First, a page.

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Compositing V-ray Render Layers


in Photoshop
Ahmed Fathi on Jul 7th 2010 with 2 comments

Tutorial Details
Software: 3Ds Max, V-ray, Photoshop
Difficulty: Beginners/Intermediate
Completion Time: 1-2 hrs
Files: Assets.zip

Final Product What You'll Be Creating

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In this tutorial Ahmed Fathi takes a look at how to composite together V-ray render layers using blending-modes and
masks in Photoshop. Once completed, this process allows you to change or tweak any aspect of your image in
seconds without having to re-render a thing! Ahmed also covers a few extra post production techniques such as

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Chromatic Aberration and Depth Of Field, as well as how to emulate a Cross-processed look.

Step 1
As this is a compositing tutorial, not a lighting/rendering tutorial, Ill assume that you have at least a basic
knowledge of V-ray, and that you are able to render out your own scenes already. Were going jump straight ahead
into setting up the different render elements for the compositing process.

In order to make V-ray render out the different layers, we first have to enable them in the V-ray Render Elements
tab within the Render Settings window. Once in the tab, we want to enable the following render elements as shown :

VrayDiffuseFilter
VrayMtlID
VrayObjectID
VrayRawGlobalIllumination
VrayRawLighting
VrayRawShadow
VrayReflection
VrayRefraction
VraySpecular
and VrayZDepth.

Most of these elements dont need much work to get them right, but we are going to need to take a few steps to set
up the VrayMtlID, VrayObjectID and VrayZDepth layers.

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Step 2
Well start with the VRayZDepth element. The ZDepth layer is a black and white map that is used to tell Photoshop
how far each object in our scene sits away from the render camera the further the object is from the camera, the
darker it will appear in the Zdepth layer. Typically the Min value is used to tell the compositor which objects will be
in focus.

In order to correctly setup a Zdepth map, we have to adjust the Min & Max distances that V-ray should calculate,
and therefore what appears as white (the Min value) and black (the Max value) within our scene. Select the
VRayZDepth item in the elements list. At the bottom youll see the zdepth min and zdepth max values we need to
adjust.

Step 3
To get a sense of what values you should use for the min and max values, you should use a tape helper object to
measure the distance between the camera and your closest and furthest objects.
To simplify things, lets say sphere #2 in the image below is the closest sphere we want to be in focus, whilst Sphere
#6 should be slightly out of focus. We would use two tapes to measure those distances and put them in as your Min
& Max Values.

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Step 4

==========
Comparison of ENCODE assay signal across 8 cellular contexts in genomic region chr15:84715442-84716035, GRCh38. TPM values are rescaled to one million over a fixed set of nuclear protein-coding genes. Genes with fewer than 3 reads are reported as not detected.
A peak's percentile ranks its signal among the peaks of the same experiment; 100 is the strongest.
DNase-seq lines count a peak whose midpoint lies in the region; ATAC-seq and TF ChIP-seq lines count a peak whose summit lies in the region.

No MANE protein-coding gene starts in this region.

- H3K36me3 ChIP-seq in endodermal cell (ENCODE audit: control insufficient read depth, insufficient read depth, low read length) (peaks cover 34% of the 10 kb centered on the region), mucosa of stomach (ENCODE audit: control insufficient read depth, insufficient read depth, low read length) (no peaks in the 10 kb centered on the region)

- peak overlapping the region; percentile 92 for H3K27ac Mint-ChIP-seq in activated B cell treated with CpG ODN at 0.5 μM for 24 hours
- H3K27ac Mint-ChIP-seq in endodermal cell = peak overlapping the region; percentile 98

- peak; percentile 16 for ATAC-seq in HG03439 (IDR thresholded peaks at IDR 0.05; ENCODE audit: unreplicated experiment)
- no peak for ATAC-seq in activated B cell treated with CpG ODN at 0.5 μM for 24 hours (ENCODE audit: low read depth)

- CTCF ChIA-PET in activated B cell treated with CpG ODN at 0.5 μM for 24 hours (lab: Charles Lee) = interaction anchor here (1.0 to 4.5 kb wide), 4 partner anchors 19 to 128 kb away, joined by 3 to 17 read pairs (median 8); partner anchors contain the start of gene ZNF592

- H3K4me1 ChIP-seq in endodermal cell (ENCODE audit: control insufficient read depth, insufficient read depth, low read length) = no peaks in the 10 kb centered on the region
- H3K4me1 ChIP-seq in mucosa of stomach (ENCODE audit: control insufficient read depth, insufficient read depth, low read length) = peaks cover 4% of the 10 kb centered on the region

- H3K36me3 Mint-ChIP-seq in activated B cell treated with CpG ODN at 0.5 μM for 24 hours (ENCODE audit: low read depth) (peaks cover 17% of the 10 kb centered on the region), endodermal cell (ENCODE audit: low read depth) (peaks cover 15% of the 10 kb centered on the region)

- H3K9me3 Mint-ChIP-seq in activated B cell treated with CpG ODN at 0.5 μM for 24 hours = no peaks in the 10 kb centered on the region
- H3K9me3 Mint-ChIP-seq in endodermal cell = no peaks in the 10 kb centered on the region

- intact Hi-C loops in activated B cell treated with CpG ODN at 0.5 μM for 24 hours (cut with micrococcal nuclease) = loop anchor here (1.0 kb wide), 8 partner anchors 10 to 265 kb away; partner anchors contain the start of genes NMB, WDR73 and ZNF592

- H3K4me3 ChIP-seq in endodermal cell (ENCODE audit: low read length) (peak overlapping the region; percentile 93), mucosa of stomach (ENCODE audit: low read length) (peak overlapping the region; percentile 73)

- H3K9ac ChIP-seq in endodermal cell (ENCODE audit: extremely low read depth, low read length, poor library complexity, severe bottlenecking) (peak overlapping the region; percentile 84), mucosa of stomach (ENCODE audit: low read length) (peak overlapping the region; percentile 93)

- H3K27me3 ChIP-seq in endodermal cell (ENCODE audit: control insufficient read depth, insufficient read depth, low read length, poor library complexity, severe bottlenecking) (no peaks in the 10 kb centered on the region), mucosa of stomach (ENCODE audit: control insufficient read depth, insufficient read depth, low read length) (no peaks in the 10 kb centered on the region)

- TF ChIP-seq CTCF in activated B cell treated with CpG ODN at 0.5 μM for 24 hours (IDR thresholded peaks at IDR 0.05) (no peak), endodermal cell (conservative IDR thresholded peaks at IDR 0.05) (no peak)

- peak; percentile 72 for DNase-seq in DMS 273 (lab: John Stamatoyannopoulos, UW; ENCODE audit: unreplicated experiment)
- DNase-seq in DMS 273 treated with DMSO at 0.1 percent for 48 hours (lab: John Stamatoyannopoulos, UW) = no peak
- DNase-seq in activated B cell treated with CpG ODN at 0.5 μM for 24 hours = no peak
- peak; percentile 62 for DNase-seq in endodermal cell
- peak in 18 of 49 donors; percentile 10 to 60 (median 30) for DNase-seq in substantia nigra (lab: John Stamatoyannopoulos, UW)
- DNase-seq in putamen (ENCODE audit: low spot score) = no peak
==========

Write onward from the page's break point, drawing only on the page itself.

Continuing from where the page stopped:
Heres what the VRayZdepth render for this composite looked like after setting the Min to 20 and Max to 70 meters

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Step 5
The VrayMtlID render layer creates an image with a different solid colour for each material in your scene, and to
use it, we need to adjust your material IDs. In your material editor you will find an icon with the number 0 on it (as
shown below.) If you click the 0, a grid of numbers from 0 to 15 will appear this is your material ID. Go through
your scene and apply a different number to each material you want to have a different color in your MtlID element.
As we have 16 numbers, we can have 16 different materials appearing in our MtlID render layer.

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Step 6
Heres how your VRayMtlID element would look like after setting up the IDs for each required material. Your
result may have different colors, but the important thing is that they are separate from one another.

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Step 7
VRayObjectID element is just like material IDs element mentioned above, but it outputs a different colour based on
the different objects in your scene the Materials are irrelevant to it. To set this up, right click your desired object,
select Object Properties and give each object a different number in the Object ID field in the G-Buffer section.

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Step 8
I only needed to use the VRayObjectID element in order to make selecting the cars and the surrounding buildings
easier in post. Heres how it looks after rendering.

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Step 9
The last element we need to add in is the ambient occlusion layer, but as youll remember, this wasnt added to our
render elements list in V-ray. We actually need to render it separately after your initial render has been completed,
but dont worry, there is an easy, fast way to do it!

Apply a VrayLightMtl to your entire scene, and then add a VrayDirt map into the color channel. Youll then need to
go in and tweak the dirt map settings until you get a good, clean result result. For this scene, I got a nice looking AO
map with a Radius of 2 in my dirt map settings.

Note: if you use a V-ray Physical Camera in your scene, (which I highly recommend,) you will need to turn off your
Exposure and Vignette options in your camera settings in order to render the AO pass properly.

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Step 10
After a couple of trials with the dirt map radius, I ended up with the following AO element. I also increased the dirt